Everything You Need to Know About Using Crutches
If you find yourself recovering from foot and ankle surgery or from a foot and ankle injury, your podiatrist may suggest that you spend a period of time on crutches. This is often an effective way to keep you from putting weight on the wounded area while walking, ensuring that it has time to heal properly.
Typically made of wood or aluminum, crutches are not one-size-fits-all. The first thing your doctor will do is to work with you to be sure that your crutches fit you properly. The total length should equal the distance from your armpit to about six inches in front of your shoe. The tops of the crutches should sit about one to two inches below the armpit when your shoulders are relaxed and the handgrip will be placed so that you can reach it with your elbow bent.
Next, your doctor will teach you to walk with your crutches:
First, shift your weight to your uninjured leg.
Plant the crutches a few inches in front of you.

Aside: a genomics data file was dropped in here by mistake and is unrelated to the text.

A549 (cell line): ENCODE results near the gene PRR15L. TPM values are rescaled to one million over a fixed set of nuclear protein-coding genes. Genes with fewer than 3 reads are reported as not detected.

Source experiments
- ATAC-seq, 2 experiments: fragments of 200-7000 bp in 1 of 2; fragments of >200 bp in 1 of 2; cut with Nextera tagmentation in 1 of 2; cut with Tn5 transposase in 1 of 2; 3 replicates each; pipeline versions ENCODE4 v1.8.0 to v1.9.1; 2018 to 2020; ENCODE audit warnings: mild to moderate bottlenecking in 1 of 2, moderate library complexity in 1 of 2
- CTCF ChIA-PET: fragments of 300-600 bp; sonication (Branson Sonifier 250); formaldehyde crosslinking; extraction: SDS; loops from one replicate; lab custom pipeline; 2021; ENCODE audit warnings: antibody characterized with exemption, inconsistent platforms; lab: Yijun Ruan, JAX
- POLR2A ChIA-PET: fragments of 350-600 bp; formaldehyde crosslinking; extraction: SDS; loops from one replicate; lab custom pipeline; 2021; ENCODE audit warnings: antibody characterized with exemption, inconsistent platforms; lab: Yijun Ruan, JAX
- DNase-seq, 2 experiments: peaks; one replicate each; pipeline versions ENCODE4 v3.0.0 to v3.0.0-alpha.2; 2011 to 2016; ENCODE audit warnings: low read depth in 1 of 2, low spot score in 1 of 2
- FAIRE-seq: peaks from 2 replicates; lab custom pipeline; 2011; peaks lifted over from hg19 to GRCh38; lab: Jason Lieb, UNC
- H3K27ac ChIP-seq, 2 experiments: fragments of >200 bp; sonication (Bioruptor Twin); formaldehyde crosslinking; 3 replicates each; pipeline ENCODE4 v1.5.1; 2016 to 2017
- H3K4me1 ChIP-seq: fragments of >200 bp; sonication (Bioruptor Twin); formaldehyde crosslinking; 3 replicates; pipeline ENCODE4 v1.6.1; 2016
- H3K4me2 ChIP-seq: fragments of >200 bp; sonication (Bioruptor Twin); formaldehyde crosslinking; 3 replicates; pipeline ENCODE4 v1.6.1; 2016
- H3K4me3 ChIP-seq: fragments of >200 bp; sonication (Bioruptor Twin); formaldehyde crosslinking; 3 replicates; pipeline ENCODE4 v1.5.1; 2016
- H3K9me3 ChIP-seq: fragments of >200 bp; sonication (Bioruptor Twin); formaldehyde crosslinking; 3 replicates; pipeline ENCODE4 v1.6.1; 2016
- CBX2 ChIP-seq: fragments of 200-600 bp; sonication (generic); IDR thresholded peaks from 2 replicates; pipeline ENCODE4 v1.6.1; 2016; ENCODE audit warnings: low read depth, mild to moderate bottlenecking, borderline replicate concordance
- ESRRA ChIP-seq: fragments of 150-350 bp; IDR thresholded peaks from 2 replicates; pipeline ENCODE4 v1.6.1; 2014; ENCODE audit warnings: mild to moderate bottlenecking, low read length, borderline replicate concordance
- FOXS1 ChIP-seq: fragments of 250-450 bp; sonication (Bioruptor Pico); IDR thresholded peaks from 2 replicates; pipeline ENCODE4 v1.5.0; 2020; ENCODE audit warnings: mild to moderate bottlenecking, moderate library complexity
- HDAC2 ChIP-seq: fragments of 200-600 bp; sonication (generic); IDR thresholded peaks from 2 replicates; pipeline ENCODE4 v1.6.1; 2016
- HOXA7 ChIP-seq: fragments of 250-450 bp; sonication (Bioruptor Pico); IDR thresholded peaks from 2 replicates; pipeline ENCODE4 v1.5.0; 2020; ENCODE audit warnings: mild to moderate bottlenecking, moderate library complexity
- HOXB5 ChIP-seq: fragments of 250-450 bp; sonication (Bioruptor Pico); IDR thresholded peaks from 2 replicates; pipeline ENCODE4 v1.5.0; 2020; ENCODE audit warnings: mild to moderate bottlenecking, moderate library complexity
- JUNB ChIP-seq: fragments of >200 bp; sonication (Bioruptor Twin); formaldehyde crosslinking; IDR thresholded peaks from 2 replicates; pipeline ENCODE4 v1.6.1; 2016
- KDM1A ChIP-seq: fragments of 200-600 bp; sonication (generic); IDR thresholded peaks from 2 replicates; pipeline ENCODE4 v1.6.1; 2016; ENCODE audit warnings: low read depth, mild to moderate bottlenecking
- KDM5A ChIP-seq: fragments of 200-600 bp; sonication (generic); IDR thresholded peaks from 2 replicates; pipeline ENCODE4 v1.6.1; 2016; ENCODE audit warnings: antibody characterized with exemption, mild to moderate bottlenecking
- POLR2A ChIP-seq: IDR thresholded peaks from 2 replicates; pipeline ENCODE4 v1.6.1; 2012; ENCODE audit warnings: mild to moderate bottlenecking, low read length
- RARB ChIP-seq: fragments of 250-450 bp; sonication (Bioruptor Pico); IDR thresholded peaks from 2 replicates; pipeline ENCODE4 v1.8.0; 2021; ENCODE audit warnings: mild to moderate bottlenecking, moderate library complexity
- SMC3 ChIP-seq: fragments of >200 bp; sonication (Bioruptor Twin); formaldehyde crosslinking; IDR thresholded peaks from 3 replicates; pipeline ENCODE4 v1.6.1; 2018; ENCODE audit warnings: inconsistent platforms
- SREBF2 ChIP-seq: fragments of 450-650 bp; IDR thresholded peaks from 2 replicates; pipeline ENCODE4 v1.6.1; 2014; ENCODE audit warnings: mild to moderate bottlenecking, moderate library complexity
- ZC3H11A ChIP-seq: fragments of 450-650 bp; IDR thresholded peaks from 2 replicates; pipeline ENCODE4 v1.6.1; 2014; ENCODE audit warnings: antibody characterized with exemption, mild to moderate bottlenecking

Shift your weight from your unhurt leg to your arms, swinging your body through the crutches and allowing them to support your weight.
Plant your unhurt leg in front.
When you feel stable, shift your weight back to that same leg.
Move the crutches and repeat.
Remember: don’t take stairs or use an escalator with crutches, especially if you don’t have a friend or family member hand to act as “spotter.” Use the elevator for safety.
Any time you have a concern about your foot health, the first step is to see your foot doctor. With years of specialized training and experience, a board-certified podiatrist like Dr. James M. McKee is the best-qualified medical professional to diagnose and treat any illness or injury of the feet, ankles, or lower legs.